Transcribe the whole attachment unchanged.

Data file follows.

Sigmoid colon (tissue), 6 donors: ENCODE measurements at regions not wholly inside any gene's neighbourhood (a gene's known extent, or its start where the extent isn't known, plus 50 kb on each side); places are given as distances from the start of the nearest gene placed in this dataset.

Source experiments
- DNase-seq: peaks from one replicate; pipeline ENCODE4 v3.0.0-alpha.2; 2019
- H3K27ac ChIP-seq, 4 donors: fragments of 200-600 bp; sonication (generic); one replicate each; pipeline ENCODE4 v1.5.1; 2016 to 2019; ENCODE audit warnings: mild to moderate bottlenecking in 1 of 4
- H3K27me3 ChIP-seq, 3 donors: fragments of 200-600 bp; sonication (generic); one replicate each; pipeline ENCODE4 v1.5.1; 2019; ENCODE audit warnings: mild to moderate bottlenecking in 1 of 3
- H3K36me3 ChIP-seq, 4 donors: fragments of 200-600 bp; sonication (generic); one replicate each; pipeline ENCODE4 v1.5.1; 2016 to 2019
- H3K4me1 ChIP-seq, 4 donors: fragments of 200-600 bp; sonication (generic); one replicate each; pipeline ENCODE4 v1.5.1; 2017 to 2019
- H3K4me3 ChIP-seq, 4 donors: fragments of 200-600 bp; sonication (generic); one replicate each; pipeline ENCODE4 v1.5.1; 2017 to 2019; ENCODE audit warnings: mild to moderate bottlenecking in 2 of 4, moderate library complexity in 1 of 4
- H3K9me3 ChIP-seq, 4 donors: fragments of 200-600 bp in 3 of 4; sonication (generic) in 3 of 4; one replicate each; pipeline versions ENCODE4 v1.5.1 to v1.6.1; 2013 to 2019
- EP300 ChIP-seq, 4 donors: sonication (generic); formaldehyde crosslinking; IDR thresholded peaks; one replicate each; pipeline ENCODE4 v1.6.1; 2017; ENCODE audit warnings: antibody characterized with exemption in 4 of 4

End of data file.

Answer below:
Sigmoid colon (tissue), 6 donors: ENCODE measurements at regions not wholly inside any gene's neighbourhood (a gene's known extent, or its start where the extent isn't known, plus 50 kb on each side); places are given as distances from the start of the nearest gene placed in this dataset.

Source experiments
- DNase-seq: peaks from one replicate; pipeline ENCODE4 v3.0.0-alpha.2; 2019
- H3K27ac ChIP-seq, 4 donors: fragments of 200-600 bp; sonication (generic); one replicate each; pipeline ENCODE4 v1.5.1; 2016 to 2019; ENCODE audit warnings: mild to moderate bottlenecking in 1 of 4
- H3K27me3 ChIP-seq, 3 donors: fragments of 200-600 bp; sonication (generic); one replicate each; pipeline ENCODE4 v1.5.1; 2019; ENCODE audit warnings: mild to moderate bottlenecking in 1 of 3
- H3K36me3 ChIP-seq, 4 donors: fragments of 200-600 bp; sonication (generic); one replicate each; pipeline ENCODE4 v1.5.1; 2016 to 2019
- H3K4me1 ChIP-seq, 4 donors: fragments of 200-600 bp; sonication (generic); one replicate each; pipeline ENCODE4 v1.5.1; 2017 to 2019
- H3K4me3 ChIP-seq, 4 donors: fragments of 200-600 bp; sonication (generic); one replicate each; pipeline ENCODE4 v1.5.1; 2017 to 2019; ENCODE audit warnings: mild to moderate bottlenecking in 2 of 4, moderate library complexity in 1 of 4
- H3K9me3 ChIP-seq, 4 donors: fragments of 200-600 bp in 3 of 4; sonication (generic) in 3 of 4; one replicate each; pipeline versions ENCODE4 v1.5.1 to v1.6.1; 2013 to 2019
- EP300 ChIP-seq, 4 donors: sonication (generic); formaldehyde crosslinking; IDR thresholded peaks; one replicate each; pipeline ENCODE4 v1.6.1; 2017; ENCODE audit warnings: antibody characterized with exemption in 4 of 4